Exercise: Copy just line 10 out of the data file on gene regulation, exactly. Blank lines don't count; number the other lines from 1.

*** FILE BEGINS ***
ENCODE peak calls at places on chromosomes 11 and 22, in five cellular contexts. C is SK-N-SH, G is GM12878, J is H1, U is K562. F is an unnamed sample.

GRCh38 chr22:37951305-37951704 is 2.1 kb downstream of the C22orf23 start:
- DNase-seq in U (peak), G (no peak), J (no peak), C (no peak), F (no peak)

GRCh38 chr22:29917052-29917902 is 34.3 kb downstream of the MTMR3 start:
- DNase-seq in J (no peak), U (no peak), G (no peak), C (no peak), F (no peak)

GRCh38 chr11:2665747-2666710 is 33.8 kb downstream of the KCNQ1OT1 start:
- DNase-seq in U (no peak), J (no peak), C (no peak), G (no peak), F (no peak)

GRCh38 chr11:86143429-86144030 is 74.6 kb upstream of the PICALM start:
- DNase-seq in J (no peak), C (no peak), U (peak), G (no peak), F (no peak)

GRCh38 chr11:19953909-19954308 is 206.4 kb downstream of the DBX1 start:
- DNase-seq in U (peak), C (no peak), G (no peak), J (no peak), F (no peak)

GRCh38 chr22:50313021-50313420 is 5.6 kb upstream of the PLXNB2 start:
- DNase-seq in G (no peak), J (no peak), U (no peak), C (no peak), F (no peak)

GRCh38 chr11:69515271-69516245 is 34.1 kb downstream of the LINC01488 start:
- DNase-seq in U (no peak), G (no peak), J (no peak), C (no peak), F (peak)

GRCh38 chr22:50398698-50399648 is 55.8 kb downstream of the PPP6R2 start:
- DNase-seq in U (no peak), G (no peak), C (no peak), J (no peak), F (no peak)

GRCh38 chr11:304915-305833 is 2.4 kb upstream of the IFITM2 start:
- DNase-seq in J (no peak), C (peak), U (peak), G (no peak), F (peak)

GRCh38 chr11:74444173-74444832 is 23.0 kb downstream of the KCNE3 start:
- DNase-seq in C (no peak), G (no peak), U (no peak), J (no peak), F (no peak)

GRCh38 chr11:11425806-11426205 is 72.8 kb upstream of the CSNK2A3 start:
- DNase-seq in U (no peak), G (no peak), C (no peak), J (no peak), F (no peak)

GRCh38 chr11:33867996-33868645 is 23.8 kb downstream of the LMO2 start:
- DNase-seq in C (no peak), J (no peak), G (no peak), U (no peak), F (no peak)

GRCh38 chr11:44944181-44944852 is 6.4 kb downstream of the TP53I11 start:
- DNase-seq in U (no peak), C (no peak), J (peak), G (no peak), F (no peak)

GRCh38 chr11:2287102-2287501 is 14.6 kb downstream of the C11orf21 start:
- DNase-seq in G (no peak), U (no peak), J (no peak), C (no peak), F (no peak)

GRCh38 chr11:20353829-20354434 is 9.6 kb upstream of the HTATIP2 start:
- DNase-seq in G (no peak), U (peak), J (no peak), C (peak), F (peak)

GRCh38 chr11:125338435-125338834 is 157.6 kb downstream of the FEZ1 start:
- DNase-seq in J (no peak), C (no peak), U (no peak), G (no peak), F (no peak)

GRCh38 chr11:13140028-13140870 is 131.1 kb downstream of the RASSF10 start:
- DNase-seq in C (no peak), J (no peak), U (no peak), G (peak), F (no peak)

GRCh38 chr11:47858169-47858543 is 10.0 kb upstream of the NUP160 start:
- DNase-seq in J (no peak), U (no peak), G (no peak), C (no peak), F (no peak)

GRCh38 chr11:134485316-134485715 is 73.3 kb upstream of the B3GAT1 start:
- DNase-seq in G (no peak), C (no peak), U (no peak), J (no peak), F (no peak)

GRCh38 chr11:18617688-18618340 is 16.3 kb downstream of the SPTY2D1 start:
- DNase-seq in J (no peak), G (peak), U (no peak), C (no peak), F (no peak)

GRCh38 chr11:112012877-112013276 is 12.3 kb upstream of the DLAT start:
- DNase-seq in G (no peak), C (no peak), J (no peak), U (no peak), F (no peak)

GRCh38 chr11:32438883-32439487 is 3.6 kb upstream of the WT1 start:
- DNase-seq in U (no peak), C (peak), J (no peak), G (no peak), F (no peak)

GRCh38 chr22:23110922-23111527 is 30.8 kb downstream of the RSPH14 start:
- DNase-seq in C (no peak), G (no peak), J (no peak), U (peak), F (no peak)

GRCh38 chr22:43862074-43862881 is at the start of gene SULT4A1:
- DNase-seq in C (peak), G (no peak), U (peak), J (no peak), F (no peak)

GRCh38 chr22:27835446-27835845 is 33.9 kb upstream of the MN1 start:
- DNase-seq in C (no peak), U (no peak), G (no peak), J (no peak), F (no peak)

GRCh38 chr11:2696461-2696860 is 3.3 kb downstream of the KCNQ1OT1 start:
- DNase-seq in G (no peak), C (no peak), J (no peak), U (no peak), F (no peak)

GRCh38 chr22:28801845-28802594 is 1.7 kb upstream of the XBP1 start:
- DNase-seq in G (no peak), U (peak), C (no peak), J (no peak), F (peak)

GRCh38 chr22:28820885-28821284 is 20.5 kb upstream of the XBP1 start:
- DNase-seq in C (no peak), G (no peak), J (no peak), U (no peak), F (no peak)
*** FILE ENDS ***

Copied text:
GRCh38 chr11:19953909-19954308 is 206.4 kb downstream of the DBX1 start: